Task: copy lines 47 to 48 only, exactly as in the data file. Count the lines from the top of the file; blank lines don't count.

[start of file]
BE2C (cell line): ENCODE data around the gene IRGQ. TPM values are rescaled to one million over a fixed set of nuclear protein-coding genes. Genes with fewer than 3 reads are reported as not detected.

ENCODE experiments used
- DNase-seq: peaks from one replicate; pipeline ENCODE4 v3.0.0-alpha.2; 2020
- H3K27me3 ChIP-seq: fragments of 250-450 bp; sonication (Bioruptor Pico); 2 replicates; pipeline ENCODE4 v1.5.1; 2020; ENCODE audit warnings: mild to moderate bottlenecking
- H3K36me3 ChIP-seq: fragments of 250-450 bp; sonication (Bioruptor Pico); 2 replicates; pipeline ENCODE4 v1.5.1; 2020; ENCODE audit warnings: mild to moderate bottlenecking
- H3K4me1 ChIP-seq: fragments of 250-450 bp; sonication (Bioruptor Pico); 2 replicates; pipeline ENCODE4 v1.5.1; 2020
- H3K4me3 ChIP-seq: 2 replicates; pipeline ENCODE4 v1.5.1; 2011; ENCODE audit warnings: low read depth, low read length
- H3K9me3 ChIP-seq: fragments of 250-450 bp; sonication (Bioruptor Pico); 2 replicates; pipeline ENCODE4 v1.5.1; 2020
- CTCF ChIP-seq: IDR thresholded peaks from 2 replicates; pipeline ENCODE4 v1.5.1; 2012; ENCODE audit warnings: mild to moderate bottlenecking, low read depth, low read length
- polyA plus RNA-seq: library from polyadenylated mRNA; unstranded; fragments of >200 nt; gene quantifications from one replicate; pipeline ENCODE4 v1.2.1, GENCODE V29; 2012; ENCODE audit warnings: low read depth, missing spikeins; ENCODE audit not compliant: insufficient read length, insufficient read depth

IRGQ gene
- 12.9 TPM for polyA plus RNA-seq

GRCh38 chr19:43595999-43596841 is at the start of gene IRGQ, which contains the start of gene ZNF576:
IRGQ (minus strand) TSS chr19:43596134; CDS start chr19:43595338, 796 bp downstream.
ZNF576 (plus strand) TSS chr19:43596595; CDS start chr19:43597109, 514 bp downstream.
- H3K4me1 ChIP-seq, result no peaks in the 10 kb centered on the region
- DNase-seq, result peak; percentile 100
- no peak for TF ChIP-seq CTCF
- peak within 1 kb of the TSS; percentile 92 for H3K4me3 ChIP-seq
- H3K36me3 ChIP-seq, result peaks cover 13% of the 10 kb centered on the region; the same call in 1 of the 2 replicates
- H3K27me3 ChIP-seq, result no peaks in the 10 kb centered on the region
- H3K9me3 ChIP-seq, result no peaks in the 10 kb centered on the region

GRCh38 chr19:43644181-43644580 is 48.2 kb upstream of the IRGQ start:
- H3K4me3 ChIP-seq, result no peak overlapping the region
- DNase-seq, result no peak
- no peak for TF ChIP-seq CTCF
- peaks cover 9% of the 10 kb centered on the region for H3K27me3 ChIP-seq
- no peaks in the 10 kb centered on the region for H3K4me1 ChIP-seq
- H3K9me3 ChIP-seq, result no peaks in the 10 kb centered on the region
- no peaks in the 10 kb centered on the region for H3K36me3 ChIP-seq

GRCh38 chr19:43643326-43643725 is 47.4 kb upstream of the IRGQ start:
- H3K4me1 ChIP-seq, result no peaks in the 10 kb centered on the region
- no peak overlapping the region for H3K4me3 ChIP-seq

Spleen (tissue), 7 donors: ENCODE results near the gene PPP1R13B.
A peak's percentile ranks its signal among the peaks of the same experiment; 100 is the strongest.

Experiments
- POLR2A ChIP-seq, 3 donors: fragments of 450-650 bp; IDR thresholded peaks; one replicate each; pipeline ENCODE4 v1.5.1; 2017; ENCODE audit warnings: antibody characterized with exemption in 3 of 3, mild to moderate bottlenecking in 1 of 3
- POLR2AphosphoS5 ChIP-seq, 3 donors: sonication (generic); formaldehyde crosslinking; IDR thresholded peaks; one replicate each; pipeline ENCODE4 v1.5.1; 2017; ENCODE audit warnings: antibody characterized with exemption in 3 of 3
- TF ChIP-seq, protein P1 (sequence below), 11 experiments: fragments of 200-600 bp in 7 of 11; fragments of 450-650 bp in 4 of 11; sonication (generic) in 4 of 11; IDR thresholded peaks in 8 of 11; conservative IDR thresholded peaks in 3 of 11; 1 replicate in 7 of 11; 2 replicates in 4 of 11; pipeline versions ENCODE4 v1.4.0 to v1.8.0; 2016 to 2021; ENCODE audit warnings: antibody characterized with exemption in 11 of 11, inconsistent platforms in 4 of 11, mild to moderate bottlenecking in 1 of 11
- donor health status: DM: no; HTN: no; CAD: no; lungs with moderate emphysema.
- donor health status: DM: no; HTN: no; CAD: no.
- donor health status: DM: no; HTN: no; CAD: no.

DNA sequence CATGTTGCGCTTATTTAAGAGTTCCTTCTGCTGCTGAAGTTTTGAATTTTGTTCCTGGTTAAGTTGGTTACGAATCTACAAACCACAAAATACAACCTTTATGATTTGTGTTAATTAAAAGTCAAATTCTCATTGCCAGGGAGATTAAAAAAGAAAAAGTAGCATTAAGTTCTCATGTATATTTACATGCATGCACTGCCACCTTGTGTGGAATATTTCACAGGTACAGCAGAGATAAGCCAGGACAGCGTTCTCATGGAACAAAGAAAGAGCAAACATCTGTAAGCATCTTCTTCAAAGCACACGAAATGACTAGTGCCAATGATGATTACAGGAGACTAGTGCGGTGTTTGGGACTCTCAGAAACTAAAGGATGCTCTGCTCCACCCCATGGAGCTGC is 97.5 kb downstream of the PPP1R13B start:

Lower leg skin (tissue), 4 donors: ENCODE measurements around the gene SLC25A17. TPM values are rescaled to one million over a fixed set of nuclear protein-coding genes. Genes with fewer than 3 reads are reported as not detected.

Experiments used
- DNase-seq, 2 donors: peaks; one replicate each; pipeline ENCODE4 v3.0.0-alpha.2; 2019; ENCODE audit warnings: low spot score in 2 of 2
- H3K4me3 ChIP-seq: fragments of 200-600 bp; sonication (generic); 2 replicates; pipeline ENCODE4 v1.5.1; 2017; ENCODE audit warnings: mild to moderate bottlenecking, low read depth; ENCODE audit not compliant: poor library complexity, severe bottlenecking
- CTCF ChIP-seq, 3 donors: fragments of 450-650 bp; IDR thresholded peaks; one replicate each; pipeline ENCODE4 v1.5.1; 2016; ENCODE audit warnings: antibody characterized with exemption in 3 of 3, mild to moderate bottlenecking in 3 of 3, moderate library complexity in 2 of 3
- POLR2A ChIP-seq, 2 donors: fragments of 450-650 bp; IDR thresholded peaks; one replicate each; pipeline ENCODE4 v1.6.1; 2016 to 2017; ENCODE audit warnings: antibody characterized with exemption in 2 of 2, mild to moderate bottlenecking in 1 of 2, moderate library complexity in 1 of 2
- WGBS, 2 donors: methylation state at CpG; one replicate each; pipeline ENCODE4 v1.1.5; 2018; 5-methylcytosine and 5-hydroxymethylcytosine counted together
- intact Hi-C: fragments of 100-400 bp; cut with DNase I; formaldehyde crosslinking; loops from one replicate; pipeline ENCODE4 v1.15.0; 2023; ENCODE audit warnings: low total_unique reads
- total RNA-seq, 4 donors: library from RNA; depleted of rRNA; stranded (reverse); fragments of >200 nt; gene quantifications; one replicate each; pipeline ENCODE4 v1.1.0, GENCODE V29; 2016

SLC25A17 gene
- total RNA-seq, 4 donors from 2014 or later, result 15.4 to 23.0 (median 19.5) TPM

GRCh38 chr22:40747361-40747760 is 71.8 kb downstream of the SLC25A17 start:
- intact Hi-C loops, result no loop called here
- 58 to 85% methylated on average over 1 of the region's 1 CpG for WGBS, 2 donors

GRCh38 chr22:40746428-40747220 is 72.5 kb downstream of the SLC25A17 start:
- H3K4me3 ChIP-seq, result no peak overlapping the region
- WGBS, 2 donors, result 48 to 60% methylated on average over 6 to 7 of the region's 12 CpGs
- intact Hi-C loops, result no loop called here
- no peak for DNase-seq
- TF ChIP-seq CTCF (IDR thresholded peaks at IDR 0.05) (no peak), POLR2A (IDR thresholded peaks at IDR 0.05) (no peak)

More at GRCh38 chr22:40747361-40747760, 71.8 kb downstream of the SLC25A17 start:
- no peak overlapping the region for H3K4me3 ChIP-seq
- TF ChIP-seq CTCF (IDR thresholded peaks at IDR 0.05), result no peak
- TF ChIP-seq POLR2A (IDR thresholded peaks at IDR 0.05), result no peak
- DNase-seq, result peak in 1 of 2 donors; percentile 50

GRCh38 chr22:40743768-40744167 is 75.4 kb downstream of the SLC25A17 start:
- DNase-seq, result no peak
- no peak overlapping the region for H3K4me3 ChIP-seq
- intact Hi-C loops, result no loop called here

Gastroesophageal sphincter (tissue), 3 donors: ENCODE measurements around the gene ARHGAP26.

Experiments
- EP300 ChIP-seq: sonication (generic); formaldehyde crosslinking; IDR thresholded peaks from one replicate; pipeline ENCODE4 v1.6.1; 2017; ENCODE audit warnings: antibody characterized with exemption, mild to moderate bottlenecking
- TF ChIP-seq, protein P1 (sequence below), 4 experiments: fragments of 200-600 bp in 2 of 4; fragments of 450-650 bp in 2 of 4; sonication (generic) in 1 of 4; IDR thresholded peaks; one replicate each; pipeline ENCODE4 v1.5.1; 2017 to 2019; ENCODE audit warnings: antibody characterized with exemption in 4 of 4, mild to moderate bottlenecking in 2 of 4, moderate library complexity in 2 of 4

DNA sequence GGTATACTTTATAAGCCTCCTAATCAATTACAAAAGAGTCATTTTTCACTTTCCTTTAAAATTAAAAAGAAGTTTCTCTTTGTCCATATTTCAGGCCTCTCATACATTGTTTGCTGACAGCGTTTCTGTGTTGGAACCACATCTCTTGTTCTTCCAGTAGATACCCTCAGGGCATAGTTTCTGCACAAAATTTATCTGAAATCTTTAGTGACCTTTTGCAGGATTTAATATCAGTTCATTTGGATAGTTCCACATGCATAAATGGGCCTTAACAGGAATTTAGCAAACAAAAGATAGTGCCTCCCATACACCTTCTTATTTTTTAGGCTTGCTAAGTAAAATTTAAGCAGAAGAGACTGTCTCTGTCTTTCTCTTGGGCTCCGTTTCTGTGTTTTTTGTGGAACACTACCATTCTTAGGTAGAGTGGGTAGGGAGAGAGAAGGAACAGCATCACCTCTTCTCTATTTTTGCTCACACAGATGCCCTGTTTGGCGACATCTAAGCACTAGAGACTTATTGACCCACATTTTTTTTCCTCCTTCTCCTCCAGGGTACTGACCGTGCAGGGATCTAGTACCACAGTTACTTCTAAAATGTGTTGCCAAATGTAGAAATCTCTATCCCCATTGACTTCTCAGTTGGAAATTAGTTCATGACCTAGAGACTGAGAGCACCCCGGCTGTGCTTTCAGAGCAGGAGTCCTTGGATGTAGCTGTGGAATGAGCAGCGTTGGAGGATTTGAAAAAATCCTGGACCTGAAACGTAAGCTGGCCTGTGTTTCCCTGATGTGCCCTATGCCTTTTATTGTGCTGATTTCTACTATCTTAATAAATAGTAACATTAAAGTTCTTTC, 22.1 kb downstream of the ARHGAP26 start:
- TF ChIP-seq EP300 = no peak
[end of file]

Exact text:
- H3K4me3 ChIP-seq: fragments of 200-600 bp; sonication (generic); 2 replicates; pipeline ENCODE4 v1.5.1; 2017; ENCODE audit warnings: mild to moderate bottlenecking, low read depth; ENCODE audit not compliant: poor library complexity, severe bottlenecking
- CTCF ChIP-seq, 3 donors: fragments of 450-650 bp; IDR thresholded peaks; one replicate each; pipeline ENCODE4 v1.5.1; 2016; ENCODE audit warnings: antibody characterized with exemption in 3 of 3, mild to moderate bottlenecking in 3 of 3, moderate library complexity in 2 of 3